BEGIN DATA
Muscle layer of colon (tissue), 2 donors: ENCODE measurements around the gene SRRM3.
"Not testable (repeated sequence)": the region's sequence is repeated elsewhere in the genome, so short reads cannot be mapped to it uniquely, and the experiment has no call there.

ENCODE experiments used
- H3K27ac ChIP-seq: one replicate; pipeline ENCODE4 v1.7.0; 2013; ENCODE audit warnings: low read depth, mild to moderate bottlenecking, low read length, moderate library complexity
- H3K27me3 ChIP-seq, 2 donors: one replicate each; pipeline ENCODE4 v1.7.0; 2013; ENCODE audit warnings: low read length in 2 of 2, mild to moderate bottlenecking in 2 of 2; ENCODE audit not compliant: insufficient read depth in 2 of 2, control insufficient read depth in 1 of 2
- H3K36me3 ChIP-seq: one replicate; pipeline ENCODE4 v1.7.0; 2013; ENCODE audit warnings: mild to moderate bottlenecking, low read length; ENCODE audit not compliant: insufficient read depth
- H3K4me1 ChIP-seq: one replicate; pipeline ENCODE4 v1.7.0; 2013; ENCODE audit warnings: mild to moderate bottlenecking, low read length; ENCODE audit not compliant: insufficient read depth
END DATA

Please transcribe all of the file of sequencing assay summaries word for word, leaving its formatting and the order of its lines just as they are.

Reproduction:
Muscle layer of colon (tissue), 2 donors: ENCODE measurements around the gene SRRM3.
"Not testable (repeated sequence)": the region's sequence is repeated elsewhere in the genome, so short reads cannot be mapped to it uniquely, and the experiment has no call there.

ENCODE experiments used
- H3K27ac ChIP-seq: one replicate; pipeline ENCODE4 v1.7.0; 2013; ENCODE audit warnings: low read depth, mild to moderate bottlenecking, low read length, moderate library complexity
- H3K27me3 ChIP-seq, 2 donors: one replicate each; pipeline ENCODE4 v1.7.0; 2013; ENCODE audit warnings: low read length in 2 of 2, mild to moderate bottlenecking in 2 of 2; ENCODE audit not compliant: insufficient read depth in 2 of 2, control insufficient read depth in 1 of 2
- H3K36me3 ChIP-seq: one replicate; pipeline ENCODE4 v1.7.0; 2013; ENCODE audit warnings: mild to moderate bottlenecking, low read length; ENCODE audit not compliant: insufficient read depth
- H3K4me1 ChIP-seq: one replicate; pipeline ENCODE4 v1.7.0; 2013; ENCODE audit warnings: mild to moderate bottlenecking, low read length; ENCODE audit not compliant: insufficient read depth